Figure 1. Finding low quality pictures using xplorer² programmable column

Please try it out and tell me if it works for you. It will do many mistakes, but as it doesn't delete any pictures automatically, it is safe to try it out. During my tests, the error rate was 18% (i.e. 18 out of 100 pictures deemed bad were actually good). Blur is hard to quantify, it is even an art form for some photographers, but some pictures are rubbish by any standards. The AI classifier was trained on mobile phone pictures. Proper digital cameras (without a phone) are usually idiot proof so you can't take any unfocused pictures even if you try!

xplorer² version 4.2 has a dedicated file detail column called Blur that incorporates this tool. It is much faster and more convenient to use, just select the Blur column using <ALT+K> keys and arrange the pictures by this column to see those that are badly blurred.

Under the hood: photo quality assessment using artificial intelligence

Humans can recognize a substandard photo immediately by just looking at it, but teaching a computer what is so bad about "blur" isn't straightforward. I have read about people analyzing pictures in detail (frequency response using openCV computer vision library), and it is also an open research topic. I didn't want this to turn into a PhD research, so instead of exact theories I went for the brute force artificial intelligence approach: show the computer samples of what is "good" and what is "bad" picture, and let it figure out the classification itself.

Without going into much detail, I am sampling randomly a fixed percentage (15%) of the picture in small squares, and considering the standard deviation of color brightness there, then use these numbers as input for teaching the computer. It isn't rocket science, just considering varying "features" just like the convolution filters in deep learning. Mind you, the neural network I use is just a toy of 30x15x1 layers, trained with a simple backpropagation algorithm as in other AI projects I worked on. This not-so-deep neural network learnt to be 80% accurate on the training set of approximately 200 mobile phone pictures of mixed quality.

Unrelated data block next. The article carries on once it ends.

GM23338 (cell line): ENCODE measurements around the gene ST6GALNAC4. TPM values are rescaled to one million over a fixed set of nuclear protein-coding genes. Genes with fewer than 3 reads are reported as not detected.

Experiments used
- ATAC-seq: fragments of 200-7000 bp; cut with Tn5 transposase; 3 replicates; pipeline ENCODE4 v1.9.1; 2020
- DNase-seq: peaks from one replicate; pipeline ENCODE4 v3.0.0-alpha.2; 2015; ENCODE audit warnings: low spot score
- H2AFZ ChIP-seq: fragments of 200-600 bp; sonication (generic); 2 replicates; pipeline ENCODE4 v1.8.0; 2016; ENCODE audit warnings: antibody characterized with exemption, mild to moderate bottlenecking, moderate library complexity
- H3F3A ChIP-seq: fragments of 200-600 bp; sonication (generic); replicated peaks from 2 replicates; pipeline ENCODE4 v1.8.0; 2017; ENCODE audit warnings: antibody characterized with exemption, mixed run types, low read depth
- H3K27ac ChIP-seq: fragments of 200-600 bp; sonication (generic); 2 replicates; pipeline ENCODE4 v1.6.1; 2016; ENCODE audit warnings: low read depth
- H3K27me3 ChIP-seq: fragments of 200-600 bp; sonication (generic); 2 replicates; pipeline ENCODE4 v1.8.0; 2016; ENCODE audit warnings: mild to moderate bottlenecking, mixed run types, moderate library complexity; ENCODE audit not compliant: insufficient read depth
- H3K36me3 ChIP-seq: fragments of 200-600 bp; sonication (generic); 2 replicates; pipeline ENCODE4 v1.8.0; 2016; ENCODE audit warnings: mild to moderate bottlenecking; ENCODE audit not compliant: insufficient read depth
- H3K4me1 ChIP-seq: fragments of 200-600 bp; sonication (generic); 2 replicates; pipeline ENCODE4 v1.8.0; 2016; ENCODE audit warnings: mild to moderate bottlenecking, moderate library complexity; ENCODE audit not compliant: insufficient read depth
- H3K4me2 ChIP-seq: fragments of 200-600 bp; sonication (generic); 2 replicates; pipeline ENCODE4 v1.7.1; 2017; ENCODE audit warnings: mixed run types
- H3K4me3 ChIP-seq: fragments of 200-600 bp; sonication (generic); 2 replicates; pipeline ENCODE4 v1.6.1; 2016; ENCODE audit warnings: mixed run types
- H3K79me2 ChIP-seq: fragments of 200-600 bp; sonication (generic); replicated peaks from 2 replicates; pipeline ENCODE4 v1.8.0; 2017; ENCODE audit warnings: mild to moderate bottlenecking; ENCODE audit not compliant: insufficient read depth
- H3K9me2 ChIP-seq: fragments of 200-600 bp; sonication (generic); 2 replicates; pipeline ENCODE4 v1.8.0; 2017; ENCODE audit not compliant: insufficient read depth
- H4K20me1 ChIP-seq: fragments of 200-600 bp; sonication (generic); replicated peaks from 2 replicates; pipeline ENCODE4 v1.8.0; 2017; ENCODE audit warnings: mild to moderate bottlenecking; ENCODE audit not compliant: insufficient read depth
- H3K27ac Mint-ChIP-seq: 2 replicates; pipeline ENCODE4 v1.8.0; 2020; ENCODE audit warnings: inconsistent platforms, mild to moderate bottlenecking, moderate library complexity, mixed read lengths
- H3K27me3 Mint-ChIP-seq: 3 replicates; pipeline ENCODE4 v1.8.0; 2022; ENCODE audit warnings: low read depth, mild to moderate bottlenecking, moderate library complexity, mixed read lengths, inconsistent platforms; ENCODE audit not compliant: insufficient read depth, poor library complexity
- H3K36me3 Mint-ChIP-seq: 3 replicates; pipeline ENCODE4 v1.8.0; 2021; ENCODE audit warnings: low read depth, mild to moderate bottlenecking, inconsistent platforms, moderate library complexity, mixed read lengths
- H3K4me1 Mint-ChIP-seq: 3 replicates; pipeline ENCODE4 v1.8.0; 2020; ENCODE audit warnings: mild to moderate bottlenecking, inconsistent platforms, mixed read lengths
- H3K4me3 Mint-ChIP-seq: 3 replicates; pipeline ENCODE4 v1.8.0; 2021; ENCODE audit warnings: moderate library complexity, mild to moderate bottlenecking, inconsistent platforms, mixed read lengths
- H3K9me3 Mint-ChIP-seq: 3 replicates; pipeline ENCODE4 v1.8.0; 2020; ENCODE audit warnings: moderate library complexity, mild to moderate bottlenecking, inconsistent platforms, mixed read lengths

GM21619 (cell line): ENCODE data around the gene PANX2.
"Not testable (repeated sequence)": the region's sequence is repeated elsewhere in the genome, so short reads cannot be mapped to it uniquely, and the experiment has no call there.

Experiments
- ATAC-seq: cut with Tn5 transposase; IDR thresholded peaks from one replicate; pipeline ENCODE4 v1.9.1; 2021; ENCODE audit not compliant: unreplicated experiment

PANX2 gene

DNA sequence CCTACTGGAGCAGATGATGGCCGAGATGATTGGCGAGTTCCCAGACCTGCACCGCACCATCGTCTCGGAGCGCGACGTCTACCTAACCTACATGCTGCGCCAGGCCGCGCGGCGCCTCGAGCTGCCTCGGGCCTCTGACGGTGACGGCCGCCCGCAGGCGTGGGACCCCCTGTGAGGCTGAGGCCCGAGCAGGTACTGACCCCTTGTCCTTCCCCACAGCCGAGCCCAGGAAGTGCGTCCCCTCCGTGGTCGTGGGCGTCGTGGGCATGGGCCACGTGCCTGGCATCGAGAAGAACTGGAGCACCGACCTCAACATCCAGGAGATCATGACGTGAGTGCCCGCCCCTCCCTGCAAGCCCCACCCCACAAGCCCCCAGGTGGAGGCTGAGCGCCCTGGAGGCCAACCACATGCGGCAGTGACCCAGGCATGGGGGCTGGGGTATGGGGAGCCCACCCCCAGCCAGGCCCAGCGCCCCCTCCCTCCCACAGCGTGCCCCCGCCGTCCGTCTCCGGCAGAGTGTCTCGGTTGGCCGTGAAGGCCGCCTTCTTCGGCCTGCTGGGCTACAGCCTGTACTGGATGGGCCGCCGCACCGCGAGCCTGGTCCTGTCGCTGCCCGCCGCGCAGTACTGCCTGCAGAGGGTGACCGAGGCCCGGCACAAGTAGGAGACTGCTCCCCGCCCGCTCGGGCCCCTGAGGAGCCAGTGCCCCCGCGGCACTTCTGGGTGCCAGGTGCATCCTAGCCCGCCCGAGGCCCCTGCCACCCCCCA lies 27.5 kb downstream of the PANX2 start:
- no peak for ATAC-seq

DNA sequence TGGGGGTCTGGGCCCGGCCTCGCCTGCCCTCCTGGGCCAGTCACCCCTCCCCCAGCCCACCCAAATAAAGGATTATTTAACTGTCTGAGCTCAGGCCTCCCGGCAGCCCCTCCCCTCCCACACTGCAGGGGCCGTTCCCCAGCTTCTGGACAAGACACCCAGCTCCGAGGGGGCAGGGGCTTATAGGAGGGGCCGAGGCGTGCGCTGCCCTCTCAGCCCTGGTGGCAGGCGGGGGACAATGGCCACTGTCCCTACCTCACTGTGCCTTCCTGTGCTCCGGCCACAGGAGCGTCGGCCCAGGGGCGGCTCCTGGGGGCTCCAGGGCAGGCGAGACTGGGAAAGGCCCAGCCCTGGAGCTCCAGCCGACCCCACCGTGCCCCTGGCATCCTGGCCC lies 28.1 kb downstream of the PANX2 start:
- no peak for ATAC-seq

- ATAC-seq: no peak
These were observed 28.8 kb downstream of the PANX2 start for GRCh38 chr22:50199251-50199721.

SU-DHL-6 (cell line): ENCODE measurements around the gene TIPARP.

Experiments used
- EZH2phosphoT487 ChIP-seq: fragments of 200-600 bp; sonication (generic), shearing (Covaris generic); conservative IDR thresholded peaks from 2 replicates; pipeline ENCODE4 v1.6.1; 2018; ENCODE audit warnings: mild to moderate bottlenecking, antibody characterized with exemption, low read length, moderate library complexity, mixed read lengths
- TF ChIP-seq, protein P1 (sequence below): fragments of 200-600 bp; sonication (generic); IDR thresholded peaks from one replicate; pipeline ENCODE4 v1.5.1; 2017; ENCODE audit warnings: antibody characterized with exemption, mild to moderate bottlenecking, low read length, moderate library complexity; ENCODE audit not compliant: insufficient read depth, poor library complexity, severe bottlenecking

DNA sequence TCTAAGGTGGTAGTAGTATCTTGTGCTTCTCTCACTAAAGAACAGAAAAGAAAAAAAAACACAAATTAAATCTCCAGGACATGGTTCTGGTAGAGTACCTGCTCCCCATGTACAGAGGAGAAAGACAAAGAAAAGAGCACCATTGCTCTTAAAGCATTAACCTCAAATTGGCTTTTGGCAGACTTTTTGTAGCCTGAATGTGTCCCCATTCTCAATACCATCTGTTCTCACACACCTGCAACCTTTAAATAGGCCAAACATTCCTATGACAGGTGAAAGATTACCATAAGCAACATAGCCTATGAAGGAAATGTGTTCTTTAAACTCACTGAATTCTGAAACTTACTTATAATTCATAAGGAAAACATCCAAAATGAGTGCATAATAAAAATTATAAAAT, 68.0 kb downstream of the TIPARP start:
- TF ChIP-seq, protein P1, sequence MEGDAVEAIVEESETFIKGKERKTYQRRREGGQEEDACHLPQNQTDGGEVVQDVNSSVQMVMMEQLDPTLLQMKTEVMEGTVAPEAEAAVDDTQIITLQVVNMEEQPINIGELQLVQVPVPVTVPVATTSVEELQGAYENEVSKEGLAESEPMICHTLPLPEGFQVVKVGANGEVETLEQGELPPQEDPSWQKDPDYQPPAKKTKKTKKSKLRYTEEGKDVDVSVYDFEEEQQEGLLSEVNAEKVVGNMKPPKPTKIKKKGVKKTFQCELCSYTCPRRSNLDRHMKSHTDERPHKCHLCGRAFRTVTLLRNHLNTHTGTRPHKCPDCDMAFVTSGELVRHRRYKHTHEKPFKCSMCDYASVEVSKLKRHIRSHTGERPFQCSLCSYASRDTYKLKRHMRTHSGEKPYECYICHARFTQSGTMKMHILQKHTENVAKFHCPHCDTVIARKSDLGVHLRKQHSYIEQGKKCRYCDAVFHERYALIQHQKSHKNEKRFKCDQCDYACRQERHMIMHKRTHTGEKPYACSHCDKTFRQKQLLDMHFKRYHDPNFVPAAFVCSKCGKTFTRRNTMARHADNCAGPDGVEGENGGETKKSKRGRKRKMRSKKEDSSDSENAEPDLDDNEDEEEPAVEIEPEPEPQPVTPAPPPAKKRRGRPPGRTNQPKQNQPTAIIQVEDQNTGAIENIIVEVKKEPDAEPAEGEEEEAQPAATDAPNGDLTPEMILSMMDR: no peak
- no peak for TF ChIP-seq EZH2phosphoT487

Teaching a neural network is essentially solving a numerical optimization problem that minimizes the prediction errors of the network over the available good and bad sample pictures. But backpropagation is not designed to be mathematically rigorous, and never really finds the "best" network for the task. So for a change I also tried a different AI supervised training method called Support Vector Machine (SVM). SVM is designed exactly for identifying 2 categories, yes/no or good/blur, and it is mathematically more rigorous (optimal). As it turns out you don't need a QP solver or anything fancy to solve a SVM problem; using a method called simplified SMO it only takes about 200 lines of C++ code to solve it quickly!

The IMGCHK tool (download link above) is using the trained linear SVM separating hyperplane to categorize blurred pictures, because SVM proved to be better generalizing for unseen pictures and correctly identifying their quality, compared to the equivalent 30-input neural network. On a validation picture set (1000 photos) it was 18% wrong, so there is room for improvement, but clearly finding 82% of bad pictures automatically isn't a bad start!

I also tried various SVM "kernels" but didn't observe any marked improvement in prediction quality. Kernels cause a 1000-fold increase in SVM complexity (memory requirements mainly)

Presently the tool misclassifies pictures with lots of sky and sea (or other large uniform color areas) as "bad". Why don't you try it on your mobile phone pictures and see how it goes? I would love to hear your feedback!